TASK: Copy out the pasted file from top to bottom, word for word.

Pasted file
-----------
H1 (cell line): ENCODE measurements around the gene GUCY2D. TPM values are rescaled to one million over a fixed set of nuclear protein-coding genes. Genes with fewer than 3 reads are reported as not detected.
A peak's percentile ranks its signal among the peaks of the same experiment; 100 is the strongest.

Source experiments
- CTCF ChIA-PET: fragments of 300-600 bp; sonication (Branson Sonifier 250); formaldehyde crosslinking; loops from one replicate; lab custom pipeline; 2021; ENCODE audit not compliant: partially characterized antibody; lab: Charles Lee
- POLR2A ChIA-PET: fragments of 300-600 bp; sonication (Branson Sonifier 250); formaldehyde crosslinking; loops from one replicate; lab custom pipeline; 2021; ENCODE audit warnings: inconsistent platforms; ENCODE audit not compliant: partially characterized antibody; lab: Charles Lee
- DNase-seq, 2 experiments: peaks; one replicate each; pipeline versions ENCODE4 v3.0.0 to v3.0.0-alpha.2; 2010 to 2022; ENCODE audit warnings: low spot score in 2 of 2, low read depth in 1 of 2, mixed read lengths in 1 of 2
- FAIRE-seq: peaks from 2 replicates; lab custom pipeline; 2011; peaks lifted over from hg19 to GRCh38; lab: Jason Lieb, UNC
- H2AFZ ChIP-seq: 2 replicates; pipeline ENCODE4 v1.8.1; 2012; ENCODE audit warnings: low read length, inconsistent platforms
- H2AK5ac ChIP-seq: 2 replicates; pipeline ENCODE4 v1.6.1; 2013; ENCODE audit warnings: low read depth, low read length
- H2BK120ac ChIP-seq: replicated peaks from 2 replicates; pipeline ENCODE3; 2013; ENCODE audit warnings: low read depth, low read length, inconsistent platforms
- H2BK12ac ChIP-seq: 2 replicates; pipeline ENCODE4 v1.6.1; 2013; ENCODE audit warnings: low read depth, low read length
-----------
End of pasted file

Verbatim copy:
H1 (cell line): ENCODE measurements around the gene GUCY2D. TPM values are rescaled to one million over a fixed set of nuclear protein-coding genes. Genes with fewer than 3 reads are reported as not detected.
A peak's percentile ranks its signal among the peaks of the same experiment; 100 is the strongest.

Source experiments
- CTCF ChIA-PET: fragments of 300-600 bp; sonication (Branson Sonifier 250); formaldehyde crosslinking; loops from one replicate; lab custom pipeline; 2021; ENCODE audit not compliant: partially characterized antibody; lab: Charles Lee
- POLR2A ChIA-PET: fragments of 300-600 bp; sonication (Branson Sonifier 250); formaldehyde crosslinking; loops from one replicate; lab custom pipeline; 2021; ENCODE audit warnings: inconsistent platforms; ENCODE audit not compliant: partially characterized antibody; lab: Charles Lee
- DNase-seq, 2 experiments: peaks; one replicate each; pipeline versions ENCODE4 v3.0.0 to v3.0.0-alpha.2; 2010 to 2022; ENCODE audit warnings: low spot score in 2 of 2, low read depth in 1 of 2, mixed read lengths in 1 of 2
- FAIRE-seq: peaks from 2 replicates; lab custom pipeline; 2011; peaks lifted over from hg19 to GRCh38; lab: Jason Lieb, UNC
- H2AFZ ChIP-seq: 2 replicates; pipeline ENCODE4 v1.8.1; 2012; ENCODE audit warnings: low read length, inconsistent platforms
- H2AK5ac ChIP-seq: 2 replicates; pipeline ENCODE4 v1.6.1; 2013; ENCODE audit warnings: low read depth, low read length
- H2BK120ac ChIP-seq: replicated peaks from 2 replicates; pipeline ENCODE3; 2013; ENCODE audit warnings: low read depth, low read length, inconsistent platforms
- H2BK12ac ChIP-seq: 2 replicates; pipeline ENCODE4 v1.6.1; 2013; ENCODE audit warnings: low read depth, low read length